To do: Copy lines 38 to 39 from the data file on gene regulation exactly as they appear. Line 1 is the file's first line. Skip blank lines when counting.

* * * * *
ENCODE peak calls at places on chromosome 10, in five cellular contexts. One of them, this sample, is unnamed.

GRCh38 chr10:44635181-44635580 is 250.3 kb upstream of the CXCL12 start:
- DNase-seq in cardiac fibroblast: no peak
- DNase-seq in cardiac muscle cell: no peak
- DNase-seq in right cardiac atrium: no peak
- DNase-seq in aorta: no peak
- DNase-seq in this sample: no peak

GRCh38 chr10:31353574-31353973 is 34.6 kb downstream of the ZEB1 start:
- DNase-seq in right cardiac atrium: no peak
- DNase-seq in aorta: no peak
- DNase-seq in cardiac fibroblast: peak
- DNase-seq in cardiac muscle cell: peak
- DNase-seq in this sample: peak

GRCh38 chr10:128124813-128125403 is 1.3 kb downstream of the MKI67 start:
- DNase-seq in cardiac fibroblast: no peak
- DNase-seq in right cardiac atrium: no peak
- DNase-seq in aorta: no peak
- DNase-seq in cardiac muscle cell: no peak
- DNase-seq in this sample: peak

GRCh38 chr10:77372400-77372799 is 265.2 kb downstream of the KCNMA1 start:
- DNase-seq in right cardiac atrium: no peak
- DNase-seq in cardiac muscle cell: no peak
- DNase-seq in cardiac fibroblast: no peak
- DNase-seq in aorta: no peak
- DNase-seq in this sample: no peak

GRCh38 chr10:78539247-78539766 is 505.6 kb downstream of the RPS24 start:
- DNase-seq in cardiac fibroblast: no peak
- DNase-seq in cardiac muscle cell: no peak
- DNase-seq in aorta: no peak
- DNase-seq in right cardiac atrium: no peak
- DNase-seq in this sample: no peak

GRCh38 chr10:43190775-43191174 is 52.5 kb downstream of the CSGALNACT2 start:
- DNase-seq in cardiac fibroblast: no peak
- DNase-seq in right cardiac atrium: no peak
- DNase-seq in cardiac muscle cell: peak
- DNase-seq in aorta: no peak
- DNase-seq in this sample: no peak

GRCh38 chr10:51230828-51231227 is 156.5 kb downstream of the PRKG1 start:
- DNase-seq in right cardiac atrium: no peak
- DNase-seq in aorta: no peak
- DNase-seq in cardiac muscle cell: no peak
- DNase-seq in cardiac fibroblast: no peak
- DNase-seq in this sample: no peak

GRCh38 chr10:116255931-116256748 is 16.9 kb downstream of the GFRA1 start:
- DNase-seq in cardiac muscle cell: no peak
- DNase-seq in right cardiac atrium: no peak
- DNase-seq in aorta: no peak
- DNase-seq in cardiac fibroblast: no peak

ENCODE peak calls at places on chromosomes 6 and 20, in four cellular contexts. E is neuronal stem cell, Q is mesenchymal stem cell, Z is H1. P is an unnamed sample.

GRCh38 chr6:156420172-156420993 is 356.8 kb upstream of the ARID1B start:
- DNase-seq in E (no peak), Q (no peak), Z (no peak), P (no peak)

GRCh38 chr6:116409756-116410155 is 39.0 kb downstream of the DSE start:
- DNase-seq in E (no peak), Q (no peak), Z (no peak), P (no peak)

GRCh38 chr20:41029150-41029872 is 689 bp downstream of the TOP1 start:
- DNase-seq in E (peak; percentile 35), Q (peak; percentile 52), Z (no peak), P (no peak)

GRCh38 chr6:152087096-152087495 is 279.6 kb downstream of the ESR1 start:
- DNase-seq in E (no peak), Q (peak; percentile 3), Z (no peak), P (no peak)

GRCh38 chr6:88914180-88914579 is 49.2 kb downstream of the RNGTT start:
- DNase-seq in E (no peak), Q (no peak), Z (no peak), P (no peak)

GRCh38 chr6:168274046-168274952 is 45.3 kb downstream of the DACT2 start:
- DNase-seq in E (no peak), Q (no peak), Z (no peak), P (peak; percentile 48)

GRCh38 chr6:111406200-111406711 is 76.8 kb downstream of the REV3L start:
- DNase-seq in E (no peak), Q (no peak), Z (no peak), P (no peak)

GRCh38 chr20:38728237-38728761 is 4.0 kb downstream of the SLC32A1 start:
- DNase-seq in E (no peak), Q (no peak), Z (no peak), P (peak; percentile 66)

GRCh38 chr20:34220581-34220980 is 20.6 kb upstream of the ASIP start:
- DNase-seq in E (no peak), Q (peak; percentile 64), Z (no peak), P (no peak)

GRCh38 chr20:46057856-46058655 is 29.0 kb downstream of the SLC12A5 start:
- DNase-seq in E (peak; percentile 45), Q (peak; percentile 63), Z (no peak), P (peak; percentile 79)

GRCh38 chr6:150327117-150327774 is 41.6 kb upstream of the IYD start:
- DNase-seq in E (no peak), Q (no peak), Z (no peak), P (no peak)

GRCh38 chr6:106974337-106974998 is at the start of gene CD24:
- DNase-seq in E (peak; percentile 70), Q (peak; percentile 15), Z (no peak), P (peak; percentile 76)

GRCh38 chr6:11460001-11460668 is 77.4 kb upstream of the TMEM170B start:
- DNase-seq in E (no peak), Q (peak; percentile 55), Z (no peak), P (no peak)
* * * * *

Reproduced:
GRCh38 chr10:51230828-51231227 is 156.5 kb downstream of the PRKG1 start:
- DNase-seq in right cardiac atrium: no peak